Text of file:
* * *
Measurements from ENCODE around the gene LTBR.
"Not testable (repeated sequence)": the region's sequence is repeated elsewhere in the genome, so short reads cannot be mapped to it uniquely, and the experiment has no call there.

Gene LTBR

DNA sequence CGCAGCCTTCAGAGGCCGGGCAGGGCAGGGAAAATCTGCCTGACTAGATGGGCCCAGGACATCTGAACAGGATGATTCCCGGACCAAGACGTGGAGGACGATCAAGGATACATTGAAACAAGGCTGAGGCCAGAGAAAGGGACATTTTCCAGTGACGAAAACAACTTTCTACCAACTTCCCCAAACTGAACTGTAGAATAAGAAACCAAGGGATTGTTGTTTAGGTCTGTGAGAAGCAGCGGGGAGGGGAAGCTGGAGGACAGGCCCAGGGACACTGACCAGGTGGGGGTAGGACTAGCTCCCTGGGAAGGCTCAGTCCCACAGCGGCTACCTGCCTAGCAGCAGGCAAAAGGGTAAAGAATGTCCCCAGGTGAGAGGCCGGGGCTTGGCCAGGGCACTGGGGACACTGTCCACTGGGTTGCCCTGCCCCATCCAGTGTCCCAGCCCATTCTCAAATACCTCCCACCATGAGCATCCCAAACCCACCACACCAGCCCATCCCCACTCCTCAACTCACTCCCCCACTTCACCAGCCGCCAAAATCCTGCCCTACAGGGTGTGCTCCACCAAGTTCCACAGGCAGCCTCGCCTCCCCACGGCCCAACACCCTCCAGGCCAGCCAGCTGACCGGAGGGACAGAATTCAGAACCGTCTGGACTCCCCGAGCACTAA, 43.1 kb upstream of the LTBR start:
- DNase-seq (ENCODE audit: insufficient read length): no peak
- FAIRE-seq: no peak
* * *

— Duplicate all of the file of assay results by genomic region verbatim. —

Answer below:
Measurements from ENCODE around the gene LTBR.
"Not testable (repeated sequence)": the region's sequence is repeated elsewhere in the genome, so short reads cannot be mapped to it uniquely, and the experiment has no call there.

Gene LTBR

DNA sequence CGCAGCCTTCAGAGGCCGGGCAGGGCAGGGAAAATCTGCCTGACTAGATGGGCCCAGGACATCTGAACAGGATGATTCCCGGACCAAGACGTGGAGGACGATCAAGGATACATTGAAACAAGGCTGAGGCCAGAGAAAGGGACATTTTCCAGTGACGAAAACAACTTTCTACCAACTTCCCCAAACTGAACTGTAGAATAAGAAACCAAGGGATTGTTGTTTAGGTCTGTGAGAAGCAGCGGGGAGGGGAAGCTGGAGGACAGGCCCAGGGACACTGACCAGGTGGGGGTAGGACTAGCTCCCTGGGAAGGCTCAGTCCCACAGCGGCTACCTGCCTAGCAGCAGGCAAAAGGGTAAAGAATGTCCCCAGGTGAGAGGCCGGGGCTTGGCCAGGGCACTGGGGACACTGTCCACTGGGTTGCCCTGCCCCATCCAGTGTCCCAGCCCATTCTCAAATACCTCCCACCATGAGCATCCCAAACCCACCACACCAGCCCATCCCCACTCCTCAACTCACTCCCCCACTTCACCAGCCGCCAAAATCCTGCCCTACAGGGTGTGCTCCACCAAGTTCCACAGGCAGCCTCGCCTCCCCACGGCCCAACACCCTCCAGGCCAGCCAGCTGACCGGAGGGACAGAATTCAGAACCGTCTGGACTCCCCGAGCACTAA, 43.1 kb upstream of the LTBR start:
- DNase-seq (ENCODE audit: insufficient read length): no peak
- FAIRE-seq: no peak